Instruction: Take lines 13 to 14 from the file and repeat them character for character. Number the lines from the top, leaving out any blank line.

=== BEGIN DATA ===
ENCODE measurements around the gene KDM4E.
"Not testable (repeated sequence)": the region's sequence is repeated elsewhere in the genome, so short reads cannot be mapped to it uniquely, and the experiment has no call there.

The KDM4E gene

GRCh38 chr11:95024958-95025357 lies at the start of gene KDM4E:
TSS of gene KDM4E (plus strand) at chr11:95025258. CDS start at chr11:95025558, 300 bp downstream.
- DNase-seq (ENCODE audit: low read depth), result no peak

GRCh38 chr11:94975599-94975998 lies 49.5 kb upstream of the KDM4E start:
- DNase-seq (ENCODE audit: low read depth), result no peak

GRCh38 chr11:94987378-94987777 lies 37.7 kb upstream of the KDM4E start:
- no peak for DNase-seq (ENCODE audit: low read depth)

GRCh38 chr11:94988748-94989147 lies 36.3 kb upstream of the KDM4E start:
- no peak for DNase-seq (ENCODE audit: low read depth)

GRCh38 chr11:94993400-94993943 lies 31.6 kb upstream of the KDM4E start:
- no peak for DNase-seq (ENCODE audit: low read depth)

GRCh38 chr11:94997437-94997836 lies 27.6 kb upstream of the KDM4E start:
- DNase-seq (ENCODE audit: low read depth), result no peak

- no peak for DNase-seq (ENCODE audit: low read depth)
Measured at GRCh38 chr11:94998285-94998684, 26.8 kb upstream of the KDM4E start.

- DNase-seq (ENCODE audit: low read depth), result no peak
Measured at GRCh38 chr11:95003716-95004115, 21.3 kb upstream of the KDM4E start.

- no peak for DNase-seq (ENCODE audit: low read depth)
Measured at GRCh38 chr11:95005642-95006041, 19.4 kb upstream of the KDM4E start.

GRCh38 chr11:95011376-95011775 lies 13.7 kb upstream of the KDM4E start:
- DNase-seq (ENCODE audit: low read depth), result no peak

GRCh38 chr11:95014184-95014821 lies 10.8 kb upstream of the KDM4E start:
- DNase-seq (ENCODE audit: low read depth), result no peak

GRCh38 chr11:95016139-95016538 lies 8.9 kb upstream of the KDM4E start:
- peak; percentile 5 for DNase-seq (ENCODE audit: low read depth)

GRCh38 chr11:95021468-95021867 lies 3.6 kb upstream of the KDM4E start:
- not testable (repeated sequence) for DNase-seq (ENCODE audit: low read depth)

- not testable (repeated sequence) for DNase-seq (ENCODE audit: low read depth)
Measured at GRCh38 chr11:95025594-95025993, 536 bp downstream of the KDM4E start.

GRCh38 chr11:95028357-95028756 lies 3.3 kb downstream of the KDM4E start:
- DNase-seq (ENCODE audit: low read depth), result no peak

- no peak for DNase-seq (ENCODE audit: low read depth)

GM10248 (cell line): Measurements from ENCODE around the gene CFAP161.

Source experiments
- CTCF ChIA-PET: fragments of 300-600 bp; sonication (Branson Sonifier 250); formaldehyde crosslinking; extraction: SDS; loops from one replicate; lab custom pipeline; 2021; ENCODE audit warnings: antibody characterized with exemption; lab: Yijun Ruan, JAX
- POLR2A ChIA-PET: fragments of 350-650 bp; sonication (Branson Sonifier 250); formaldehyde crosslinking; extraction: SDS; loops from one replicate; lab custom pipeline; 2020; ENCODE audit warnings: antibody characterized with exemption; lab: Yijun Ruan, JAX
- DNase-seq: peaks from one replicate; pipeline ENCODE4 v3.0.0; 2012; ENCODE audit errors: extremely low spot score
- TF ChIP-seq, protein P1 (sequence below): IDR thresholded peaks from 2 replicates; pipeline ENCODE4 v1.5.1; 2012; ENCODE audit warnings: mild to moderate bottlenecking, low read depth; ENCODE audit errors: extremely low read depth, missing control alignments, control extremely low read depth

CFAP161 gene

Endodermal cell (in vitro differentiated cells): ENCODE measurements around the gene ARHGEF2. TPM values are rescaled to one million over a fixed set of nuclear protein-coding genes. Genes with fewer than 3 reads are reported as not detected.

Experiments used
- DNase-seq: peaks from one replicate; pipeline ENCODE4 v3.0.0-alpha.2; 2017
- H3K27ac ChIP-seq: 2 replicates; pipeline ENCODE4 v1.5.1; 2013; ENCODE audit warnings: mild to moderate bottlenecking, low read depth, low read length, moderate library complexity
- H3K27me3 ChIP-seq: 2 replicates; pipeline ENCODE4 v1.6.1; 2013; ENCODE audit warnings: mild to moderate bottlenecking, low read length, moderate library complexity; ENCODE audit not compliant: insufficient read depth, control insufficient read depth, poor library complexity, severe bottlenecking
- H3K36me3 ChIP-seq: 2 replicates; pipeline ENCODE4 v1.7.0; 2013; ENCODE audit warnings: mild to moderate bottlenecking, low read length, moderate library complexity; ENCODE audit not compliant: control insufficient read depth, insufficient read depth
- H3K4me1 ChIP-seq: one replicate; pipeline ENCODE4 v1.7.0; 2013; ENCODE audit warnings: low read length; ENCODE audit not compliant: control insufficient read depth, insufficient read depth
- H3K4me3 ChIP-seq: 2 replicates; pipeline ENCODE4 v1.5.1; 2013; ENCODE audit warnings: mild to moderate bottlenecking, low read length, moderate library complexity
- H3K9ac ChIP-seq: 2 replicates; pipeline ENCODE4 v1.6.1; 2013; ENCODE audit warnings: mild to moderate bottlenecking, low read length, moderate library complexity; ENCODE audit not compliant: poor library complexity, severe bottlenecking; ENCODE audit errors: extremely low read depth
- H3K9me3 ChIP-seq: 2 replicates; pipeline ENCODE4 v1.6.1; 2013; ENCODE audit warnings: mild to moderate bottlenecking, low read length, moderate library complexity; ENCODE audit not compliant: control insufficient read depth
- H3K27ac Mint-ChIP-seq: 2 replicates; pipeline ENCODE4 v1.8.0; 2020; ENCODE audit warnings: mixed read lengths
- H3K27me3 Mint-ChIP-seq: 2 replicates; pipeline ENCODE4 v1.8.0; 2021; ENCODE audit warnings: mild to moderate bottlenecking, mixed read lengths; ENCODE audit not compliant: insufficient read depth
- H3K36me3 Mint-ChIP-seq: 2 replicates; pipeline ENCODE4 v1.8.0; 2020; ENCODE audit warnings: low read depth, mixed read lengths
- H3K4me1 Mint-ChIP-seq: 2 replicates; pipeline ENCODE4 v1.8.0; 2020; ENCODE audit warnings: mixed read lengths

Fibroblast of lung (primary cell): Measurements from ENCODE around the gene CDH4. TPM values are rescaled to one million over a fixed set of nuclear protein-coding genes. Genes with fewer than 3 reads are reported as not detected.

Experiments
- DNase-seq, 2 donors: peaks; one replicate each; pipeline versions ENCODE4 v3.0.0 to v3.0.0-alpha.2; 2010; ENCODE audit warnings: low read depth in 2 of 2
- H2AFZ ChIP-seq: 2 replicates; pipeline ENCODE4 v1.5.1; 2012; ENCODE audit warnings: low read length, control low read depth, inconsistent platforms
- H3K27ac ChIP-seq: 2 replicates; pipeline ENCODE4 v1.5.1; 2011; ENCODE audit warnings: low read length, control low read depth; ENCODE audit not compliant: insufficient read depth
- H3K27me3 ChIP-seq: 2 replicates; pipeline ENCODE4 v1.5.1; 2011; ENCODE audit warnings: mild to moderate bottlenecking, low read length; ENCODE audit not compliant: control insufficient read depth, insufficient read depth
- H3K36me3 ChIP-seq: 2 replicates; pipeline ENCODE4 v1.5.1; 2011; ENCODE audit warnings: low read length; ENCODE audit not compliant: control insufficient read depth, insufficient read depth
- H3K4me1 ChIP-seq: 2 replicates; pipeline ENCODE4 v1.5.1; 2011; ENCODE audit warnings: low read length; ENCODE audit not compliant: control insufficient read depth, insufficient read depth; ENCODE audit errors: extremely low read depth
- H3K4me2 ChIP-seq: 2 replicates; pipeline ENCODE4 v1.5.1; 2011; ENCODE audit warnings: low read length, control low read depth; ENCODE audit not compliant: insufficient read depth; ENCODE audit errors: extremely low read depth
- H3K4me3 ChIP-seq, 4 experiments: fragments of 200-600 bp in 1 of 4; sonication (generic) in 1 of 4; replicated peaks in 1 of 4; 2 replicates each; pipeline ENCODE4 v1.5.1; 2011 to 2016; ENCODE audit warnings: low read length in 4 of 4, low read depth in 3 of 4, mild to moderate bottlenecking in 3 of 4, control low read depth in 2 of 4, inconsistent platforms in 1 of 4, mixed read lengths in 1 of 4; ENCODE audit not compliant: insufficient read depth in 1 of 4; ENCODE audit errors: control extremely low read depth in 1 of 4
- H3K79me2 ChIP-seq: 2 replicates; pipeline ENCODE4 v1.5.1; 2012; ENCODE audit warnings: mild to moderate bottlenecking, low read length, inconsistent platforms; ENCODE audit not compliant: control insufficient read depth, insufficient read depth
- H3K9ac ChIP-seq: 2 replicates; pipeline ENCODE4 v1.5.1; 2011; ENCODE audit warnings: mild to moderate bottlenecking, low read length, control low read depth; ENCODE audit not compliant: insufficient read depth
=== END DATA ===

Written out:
GRCh38 chr11:94993400-94993943 lies 31.6 kb upstream of the KDM4E start:
- no peak for DNase-seq (ENCODE audit: low read depth)